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1800s - Introducing our founders

What happened in the 1800s?

An advert for Lifebuoy Soap

Our story begins back in the late 19th century and tells of small family businesses who - through partnerships, brand innovation and industry firsts - grow into the purpose-led company that is Unilever today.

1860 - Introducing the Jurgens family

The Jurgens family

Dating back to the early 18th century, the Jurgens, a family of carpenters, begin selling on butter that they have received as payment for work. As this proves to be a profitable enterprise, in 1860 the family move to Oss, Brabant in the Netherlands, to focus on building up a successful business in the butter trade.

1870 - Introducing the Van den Bergh family

A portrait image of Samuel Van den Bergh

The Van den Berghs, a family of butter merchants, have also built up a thriving butter trade in the Dutch town of Oss. By 1870, the business has expanded and begins exporting to England, the biggest market for Dutch butter.

1871 - The making of margarine

An advert for margarine

In 1871, the Jurgens family acquire the patent for making margarine from its inventor Mège Mouriès. The new product, made from animal fat, can be mass produced as an affordable substitute for butter and becomes known as margarine. With business in the same town, Jan Jurgens takes a sample of this new product to Simon Van den Bergh who then begins to develop a similar product. The development of hydrogenation, a technique for hardening vegetable oils, makes it possible to use a wide range of raw materials, not just animal fat.

1884 - William Lever and Lever & Co launch the first branded soap

A Sunlight Soap Box

In northern England, Lever & Co, a family grocery business, begin producing a new soap containing copra or pine kernel oil, to help it lather more easily than traditional soaps made of animal fats. Unusually for the time, William Lever sells it wrapped in distinctive packs with a brand name - Sunlight.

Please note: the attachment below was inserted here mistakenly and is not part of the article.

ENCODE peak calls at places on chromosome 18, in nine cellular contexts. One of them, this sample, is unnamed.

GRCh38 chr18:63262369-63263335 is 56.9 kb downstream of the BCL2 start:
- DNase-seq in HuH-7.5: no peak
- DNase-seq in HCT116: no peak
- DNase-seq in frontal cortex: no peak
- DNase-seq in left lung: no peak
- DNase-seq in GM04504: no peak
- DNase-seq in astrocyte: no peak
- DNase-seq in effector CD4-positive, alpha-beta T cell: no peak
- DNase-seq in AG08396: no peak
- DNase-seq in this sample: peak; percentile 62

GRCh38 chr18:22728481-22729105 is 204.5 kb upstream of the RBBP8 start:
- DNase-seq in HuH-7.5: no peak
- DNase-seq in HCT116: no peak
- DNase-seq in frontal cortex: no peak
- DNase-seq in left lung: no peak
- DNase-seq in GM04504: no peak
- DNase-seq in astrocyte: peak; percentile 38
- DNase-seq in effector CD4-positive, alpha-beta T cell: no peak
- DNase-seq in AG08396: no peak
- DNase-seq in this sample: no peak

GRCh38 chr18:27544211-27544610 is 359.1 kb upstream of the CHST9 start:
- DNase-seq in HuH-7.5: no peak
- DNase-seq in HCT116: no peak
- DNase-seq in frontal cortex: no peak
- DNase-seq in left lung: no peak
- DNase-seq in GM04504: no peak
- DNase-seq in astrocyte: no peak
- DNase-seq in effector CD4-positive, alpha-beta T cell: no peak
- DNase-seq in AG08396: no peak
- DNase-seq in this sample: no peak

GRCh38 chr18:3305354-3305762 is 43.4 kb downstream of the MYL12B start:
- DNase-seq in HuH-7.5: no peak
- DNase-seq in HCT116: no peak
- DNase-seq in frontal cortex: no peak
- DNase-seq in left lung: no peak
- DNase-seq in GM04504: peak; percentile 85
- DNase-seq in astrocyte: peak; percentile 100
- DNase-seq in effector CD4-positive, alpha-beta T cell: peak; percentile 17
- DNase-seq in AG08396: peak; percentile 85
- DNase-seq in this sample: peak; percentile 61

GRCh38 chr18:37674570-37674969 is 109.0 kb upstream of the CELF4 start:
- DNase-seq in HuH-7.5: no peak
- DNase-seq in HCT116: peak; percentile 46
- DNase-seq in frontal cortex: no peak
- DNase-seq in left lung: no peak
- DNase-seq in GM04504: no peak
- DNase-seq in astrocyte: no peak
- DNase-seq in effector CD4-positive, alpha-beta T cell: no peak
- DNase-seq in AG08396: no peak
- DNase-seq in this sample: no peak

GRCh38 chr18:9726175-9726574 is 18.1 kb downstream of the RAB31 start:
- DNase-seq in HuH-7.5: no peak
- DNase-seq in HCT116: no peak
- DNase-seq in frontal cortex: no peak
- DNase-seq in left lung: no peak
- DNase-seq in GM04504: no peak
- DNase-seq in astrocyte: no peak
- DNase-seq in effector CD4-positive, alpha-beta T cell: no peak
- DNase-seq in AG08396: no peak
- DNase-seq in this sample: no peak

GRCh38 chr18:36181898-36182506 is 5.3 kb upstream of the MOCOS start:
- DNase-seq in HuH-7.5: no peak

1886 - Sunlight soap begins advertising in-home

Sunlight Stamps

Sunlight soap becomes one of the first brands to advertise in-home, using innovative means such as small cards inserted into soap packaging, featuring the Sunlight brand in cartoon drawings or calendars. As early as 1893, postage stamps are used in New Zealand to advertise Sunlight Soap.

1887 - William Lever starts to build Port Sunlight

An aerial view of Port Sunlight
Port Sunlight allotments

With 450 tons of Sunlight soap being made a week, the scale of the business encourages William Lever to buy a large factory in Liverpool, with a purpose-built village for its workers providing a high standard of housing, amenities and leisure facilities.

1890 - Business booms for the newly registered Lever Brothers Ltd

Lever registration form

In the year that the Lever Brothers become a limited company, sales of Sunlight soap have boomed to nearly 40,000 tons a year. As a result, the business starts expanding into Europe, America and the British colonies with factories, export businesses and plantations.

1894 - Lifebuoy launches with accessible health and hygiene in mind

Lifebuoy soap packaging

With a growing interest in public health and personal hygiene, Lever Brothers create a new product called Lifebuoy Soap. It uses carbolic acid to combat germs but remains affordable to everyone.

1898 - Van den Bergh adds Vitello to the growing margarine market

Vitello girl

Just as for Lever Brothers, business is booming for Van den Bergh. With a 750-strong salesforce and a thriving export trade, they launch their first branded margarine - Vitello. Manufactured from animal fats, its superior quality, compared with its competitors, ensures its success.

1899 - The launch of Sunlight Flakes promises to make housework easy

Sunlight Flakes packaging

Lever Brothers introduce a new type of product, Sunlight Flakes - that seeks to make housework easier than with the traditional hard soap bars. In 1900 this innovation becomes known as Lux Flakes.

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